Five tips for introducing pets to new people
By: Chryssa Rich
Pets Best Insurance Marketing Associate
Before I returned to my hometown about three years ago, I moved every 18 months or so, cats in tow. There was never a shortage of new people for my cats to meet. Luisa always did well, but her daughter Monica, a shy orange tabby, is typically afraid of new people. My dad commented that in a week of cat-sitting, he didn’t see her once. This type of fear and anxiety in a pet isn’t good for pet health or the overall happiness of a home.
Adding to the mix, I adopted my dog last spring. She’s presented a new set of issues when it comes to meeting new people, namely fear-based aggression. If anything she’s helped me understand and develop numerous dog health care and behavioral tactics.
The following tips have helped us welcome new people into our lives, and they just might help you too:
1. Stay calm and act natural
Before someone comes over, many of us tend to rush around the house cleaning with weird-smelling chemicals and big scary vacuums. This behavior sends the message that something new is about to happen and it can create anxiety. Keep your routine as normal as possible before your guests arrive to ensure pet health and happiness.
2. Don’t tolerate aggressive behavior
If you’re dealing with a dog, under no circumstances should you accept aggressive behavior. Growling, barking, lunging and jumping up are all dominance behaviors dogs can show. You may need to keep Fido on-leash at first to ensure a calm, happy meeting. If that doesn’t work, keep him in a crate or in another room, and only let him out when he’s quiet.
Special note for owners of small dogs: Resist the urge to pick up your dog when it growls, barks, lunges or jumps. This rewards the behavior with your attention and tells your little dog that it’s okay to behave aggressively. Instead, invest in a tiny prong collar or harness and leash, and use the same obedience commands you’d use with a large dog. This may seem mean to the average person, but asserting your dominance as pack leader will garner respect from your dog and guarantee proper dog health care and obedience.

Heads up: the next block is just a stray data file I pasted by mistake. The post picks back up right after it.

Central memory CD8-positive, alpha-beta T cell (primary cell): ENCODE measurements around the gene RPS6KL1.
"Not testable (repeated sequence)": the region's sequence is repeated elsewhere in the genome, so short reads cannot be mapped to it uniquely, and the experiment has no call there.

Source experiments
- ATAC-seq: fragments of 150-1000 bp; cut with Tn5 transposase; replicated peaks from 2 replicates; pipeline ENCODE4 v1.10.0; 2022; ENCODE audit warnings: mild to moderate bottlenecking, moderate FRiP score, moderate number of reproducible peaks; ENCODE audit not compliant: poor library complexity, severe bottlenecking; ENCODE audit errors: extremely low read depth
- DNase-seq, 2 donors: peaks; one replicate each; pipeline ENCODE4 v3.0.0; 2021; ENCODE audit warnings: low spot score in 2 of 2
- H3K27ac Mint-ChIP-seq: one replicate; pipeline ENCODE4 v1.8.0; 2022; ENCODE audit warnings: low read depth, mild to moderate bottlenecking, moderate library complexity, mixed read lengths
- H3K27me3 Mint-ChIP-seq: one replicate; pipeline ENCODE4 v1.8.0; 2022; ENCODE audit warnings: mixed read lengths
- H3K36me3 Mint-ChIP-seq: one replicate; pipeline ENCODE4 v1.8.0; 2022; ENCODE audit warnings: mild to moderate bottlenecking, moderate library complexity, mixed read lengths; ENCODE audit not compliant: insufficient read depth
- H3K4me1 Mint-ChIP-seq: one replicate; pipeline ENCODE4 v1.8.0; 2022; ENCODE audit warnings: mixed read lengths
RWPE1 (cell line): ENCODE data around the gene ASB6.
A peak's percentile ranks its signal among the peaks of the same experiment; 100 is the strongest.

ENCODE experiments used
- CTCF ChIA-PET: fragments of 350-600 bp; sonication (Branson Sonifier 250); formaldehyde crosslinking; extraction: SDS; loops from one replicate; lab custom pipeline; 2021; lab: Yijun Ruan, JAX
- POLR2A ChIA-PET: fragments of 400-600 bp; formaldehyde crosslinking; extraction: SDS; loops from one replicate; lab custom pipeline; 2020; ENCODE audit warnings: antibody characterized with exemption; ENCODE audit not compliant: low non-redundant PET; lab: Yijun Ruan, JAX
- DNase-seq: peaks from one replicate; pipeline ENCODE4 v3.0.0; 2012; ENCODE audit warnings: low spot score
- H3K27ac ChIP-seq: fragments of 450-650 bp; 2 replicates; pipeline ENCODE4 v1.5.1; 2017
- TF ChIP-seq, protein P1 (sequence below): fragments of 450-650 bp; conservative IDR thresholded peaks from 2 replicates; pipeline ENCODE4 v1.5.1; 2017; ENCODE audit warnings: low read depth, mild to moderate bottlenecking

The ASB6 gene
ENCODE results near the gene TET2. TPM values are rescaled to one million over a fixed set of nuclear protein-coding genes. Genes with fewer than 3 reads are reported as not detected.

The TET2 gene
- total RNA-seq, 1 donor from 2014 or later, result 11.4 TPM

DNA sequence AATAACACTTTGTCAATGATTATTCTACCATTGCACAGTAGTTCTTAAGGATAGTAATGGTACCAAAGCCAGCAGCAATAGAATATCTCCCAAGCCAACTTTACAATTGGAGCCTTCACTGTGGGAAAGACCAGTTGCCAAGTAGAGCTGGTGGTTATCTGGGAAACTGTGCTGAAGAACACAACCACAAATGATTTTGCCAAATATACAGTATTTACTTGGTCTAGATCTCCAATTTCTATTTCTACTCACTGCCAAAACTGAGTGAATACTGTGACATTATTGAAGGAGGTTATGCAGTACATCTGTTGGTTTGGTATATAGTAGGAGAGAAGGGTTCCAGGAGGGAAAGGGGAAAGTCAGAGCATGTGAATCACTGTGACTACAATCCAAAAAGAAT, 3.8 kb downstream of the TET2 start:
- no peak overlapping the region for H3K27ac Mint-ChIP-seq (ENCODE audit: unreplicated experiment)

3. Let the pet decide when to say hi
If your pet prefers to hide when someone new arrives, let her. Once your friend has arrived and settled in, see if you can coax your pet to come out using a soothing voice and maybe a treat or a favorite toy.
4. Use lots of praise
If I sit and chat with a new friend, my scaredy-cat Monica will usually come out from hiding within a few minutes. As long as I praise her and pet her, she’ll stick around. Most pets have amazing memories and will remember friends when they come back next time. So, if someone comes to visit and your pet doesn’t hide, recognize the progress and use lots of praise.
5. Keep treats by the front door
This works especially well for dogs. Keep a few treats near the front door, and if a guest is willing, ask him or her to tell your dog to sit before accepting the treat. This way, your dog has something to focus on (the “sit” command) and will be rewarded by the new friend. Having positive activities to focus on can prevent the nervous growling and barking seen in some dogs.